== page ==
Friday, April 23, 2010

Review: Your Ten Favorite Words by Reb Livingston

Your Ten Favorite Words by Reb Livingston is a collection of whimsical poems that play with language and require more than a quick glance to understand.  I may not truly "get" them, but there's a Tori Amos quality about them that I loved.  I don't read a lot of contemporary poetry, but when Your Ten Favorite Words was chosen for the book club discussion for Serena's appearance on That's How I Blog, I was willing to give it a try.

The book is divided into three sections, "Our Rascal Asses," "Unsweet and Looking for a Fix," and "Burgers and Pitchforks," each beginning with a conversation involving The Man with the Pretty Chin, The Smitten Girl, and The Heart Specter.  In the final section, The Heart Specter says, "You a(re des)pair that's lost it's (s)mitten," and I enjoyed these lines with double meanings.

Your Ten Favorite Words is mainly about relationships between men and women.  Some of the poems seem clumsy, like relationships often are, while others are more sexual or sensual.  Almost all of them left me scratching my head.  While I was able to pull out lines and stanzas that made sense to me, I don't think I could take any one poem as a whole and say I "got" it.  For instance, in "What Doesn't Do," Livingston writes:
Trolls took my terry clots and I don't like to drive when a long poem kicks me in the shiver chambers making me hallucinate experts and loving Shiva.  Am I the flesh that's lost her way?  (page 22)
In other poems, Livingston takes feelings I am familiar with and throws in some weird imagery, like in "Clutch."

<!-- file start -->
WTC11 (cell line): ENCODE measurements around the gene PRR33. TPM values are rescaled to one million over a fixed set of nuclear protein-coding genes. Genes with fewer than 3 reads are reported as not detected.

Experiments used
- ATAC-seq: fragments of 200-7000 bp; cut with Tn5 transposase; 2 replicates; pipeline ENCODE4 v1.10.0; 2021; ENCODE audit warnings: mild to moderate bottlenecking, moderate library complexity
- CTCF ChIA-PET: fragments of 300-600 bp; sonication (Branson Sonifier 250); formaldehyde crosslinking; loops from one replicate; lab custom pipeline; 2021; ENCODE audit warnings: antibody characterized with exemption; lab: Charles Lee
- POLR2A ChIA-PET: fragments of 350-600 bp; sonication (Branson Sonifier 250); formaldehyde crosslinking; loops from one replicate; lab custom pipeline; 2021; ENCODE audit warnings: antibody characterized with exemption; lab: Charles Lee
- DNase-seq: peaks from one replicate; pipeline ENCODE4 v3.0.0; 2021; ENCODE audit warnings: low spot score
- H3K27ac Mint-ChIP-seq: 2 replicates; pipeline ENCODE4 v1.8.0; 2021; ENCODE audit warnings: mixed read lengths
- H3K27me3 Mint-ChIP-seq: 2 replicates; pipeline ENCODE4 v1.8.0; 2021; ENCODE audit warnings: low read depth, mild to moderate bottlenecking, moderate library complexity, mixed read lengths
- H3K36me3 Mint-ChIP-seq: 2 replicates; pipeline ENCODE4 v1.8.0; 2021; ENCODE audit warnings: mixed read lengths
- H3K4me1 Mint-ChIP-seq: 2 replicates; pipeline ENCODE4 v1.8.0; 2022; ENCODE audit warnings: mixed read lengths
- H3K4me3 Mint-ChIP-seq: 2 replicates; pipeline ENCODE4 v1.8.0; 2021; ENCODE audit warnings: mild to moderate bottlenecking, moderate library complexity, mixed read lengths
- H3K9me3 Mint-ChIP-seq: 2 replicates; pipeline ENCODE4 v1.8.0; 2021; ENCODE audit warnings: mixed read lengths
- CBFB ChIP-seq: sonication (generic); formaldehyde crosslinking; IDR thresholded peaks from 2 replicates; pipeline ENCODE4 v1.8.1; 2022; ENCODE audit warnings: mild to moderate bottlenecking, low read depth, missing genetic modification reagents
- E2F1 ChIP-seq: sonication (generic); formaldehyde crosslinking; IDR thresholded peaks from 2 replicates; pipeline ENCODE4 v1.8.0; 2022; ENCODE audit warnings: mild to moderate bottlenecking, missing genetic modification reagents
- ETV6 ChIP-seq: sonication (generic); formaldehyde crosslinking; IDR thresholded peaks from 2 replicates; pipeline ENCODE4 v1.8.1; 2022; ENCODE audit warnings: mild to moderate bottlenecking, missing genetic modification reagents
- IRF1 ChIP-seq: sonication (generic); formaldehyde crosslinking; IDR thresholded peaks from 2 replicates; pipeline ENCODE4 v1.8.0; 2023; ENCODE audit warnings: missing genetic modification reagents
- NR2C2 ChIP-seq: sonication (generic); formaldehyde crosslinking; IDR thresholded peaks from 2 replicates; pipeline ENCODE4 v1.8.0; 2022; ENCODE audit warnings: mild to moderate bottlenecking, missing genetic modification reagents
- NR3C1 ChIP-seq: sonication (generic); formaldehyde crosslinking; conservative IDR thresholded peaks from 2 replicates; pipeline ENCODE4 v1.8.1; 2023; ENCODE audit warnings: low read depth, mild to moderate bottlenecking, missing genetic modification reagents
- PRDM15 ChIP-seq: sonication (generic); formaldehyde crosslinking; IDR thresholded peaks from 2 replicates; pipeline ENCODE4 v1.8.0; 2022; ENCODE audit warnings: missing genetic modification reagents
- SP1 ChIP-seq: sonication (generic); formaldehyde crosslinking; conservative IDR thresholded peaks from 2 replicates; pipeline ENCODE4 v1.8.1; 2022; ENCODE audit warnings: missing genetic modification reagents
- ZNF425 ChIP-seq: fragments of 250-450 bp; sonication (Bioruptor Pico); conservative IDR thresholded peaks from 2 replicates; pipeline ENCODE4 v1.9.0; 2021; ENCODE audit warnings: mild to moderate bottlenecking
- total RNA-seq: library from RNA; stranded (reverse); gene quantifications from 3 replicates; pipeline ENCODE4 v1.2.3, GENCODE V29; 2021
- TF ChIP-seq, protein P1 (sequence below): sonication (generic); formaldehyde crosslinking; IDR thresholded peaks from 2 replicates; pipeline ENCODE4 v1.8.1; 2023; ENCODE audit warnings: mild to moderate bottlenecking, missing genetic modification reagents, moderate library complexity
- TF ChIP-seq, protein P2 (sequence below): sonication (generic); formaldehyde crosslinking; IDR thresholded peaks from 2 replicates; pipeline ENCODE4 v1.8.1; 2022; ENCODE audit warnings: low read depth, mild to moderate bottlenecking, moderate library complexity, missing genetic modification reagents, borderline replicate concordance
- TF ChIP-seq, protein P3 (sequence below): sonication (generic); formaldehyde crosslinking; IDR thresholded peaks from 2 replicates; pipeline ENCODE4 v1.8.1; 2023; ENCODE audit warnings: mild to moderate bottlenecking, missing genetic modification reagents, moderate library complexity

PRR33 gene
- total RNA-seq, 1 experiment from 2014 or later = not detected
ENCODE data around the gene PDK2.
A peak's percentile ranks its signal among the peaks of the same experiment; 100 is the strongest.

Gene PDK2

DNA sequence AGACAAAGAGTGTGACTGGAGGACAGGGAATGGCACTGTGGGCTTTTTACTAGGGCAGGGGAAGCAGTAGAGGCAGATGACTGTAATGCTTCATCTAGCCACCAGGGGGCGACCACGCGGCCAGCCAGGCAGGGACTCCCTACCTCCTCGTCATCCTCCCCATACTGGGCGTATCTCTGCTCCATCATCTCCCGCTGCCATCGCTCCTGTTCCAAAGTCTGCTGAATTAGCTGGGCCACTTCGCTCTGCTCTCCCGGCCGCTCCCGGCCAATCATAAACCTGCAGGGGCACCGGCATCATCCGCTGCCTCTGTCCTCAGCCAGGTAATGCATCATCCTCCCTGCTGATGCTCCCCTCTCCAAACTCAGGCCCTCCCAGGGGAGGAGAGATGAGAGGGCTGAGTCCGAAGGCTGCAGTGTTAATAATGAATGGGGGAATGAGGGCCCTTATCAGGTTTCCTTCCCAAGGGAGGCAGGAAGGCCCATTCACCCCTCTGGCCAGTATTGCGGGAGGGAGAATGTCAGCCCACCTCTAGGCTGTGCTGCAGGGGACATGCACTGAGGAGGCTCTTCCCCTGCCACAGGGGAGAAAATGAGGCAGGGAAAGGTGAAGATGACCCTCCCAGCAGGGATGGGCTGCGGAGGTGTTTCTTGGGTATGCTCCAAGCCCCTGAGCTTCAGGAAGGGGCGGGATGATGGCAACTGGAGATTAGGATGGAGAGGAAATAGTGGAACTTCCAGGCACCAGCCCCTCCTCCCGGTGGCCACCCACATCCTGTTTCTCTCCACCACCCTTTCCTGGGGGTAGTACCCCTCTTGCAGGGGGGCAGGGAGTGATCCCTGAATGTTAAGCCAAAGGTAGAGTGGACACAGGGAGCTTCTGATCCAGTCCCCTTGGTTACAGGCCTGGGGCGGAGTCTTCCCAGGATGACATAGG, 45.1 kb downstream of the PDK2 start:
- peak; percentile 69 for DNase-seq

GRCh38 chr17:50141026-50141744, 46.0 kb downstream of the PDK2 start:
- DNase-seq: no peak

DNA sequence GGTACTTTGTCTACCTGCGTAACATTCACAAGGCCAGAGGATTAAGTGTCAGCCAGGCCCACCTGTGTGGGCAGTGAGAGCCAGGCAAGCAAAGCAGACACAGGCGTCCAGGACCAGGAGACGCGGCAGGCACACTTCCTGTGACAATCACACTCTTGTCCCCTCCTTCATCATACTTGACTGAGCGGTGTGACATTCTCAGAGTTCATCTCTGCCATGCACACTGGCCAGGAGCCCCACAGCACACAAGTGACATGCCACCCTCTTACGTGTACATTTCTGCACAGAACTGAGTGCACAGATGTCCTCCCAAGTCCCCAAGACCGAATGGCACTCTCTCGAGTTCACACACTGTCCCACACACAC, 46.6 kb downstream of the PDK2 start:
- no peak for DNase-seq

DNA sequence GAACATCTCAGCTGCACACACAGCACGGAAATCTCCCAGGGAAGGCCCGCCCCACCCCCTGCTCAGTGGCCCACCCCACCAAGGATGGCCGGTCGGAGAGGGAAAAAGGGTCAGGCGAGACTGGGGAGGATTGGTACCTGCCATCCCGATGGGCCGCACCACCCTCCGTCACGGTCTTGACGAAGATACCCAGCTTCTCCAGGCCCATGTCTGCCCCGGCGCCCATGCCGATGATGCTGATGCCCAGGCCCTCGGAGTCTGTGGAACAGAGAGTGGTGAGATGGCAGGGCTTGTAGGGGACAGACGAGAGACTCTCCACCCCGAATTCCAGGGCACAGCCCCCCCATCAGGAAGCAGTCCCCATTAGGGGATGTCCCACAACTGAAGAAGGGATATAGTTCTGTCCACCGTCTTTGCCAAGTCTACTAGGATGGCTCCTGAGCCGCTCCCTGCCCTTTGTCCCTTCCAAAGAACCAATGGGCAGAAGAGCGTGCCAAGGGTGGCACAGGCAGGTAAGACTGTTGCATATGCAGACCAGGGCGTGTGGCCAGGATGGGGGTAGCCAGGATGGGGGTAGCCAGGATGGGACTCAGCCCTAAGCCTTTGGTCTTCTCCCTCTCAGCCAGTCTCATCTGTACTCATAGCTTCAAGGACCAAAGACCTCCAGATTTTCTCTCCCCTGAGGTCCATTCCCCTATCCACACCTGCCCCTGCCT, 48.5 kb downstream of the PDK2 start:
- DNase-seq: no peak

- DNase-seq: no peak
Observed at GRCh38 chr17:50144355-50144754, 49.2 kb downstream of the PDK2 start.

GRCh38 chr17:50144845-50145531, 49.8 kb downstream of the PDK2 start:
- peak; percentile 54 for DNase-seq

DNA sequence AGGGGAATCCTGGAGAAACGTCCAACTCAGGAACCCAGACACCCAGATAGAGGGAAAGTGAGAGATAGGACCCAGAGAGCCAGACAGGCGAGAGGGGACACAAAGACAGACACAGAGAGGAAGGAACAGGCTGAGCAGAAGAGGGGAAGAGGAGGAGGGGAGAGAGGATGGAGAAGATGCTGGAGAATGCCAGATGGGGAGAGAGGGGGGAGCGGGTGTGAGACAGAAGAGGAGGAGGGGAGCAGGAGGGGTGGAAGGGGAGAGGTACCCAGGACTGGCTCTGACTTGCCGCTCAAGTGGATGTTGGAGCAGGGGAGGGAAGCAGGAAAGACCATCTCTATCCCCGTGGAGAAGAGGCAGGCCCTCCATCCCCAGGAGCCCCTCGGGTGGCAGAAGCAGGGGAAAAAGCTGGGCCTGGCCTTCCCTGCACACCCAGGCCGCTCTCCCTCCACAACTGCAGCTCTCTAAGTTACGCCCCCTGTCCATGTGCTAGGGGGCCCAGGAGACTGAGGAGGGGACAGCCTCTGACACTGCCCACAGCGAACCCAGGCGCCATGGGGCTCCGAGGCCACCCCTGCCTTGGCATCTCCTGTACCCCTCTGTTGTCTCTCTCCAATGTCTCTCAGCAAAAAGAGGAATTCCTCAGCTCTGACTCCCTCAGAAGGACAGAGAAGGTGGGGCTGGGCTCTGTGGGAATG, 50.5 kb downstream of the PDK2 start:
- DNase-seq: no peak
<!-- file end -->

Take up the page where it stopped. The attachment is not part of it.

Who wants this boxcar waiting,
these cardboard tubes?
I think everyone wants each other's
arms, those error-filled limbs
flailing everywhere but around us.

They pull you in just so
they can shove you away.
There's something to be said for that
whopping one person and it's not
chopped liver or potato salad or lemon

asparagus. (page 36)
Overall, I liked Your Ten Favorite Words, and as I look through the poems again to write my thoughts, I'm finding things I didn't find before.  I think it's one of those poetry collections you have to read over and over to truly appreciate.

Disclosure: I borrowed Your Ten Favorite Words from Serena, whose collection of poetry books is far more extensive than mine.  I am an Amazon affiliate.

© 2010, Anna Horner of Diary of an Eccentric. All Rights Reserved. Please do not copy or reproduce content without permission.


Serena said...

I really enjoyed this book as well -- the play on words, etc.

I like your honest review

Suko said...

It sounds like there is a lot to decipher in this book of poems. I enjoyed reading your review.

bermudaonion said...

Hm, I think these poems might be tough for me to understand.

Sullivan McPig said...

sounds promising

Sandy Nawrot said...

Very clever! And you are right, it does sound like Tori Amos!!!

Staci said...

This is why poetry intimidates me!!!

The Bookworm said...

This sounds like an interesting collection.

Jeanne said...

I find that true about poetry in general--I have to read it over and over to understand it. Doesn't everyone?

Also I really love the lines "everyone wants each other's/arms"

Care said...

I was captured by the title! This sounds like an interesting collection and one I just might try. :)

DCMetroreader said...

I don't usually read poetry and this sounds a little challenging.

Amused said...

I can't remember the last time I read a book of poetry - probably in school! This one sounds very interesting though and I really enjoyed your review!

Belle said...

I'm not a big reader of poetry, but the excerpts you posted really intrigued me. I might pick up this one up!

Alyce said...

Poems like that drive me crazy and turn me away from poetry in general. I like the old-school poetry better.

Anna said...

Thank you all for taking time to read my review and leave a comment. This is a challenging collection, but I think it's worth giving a try.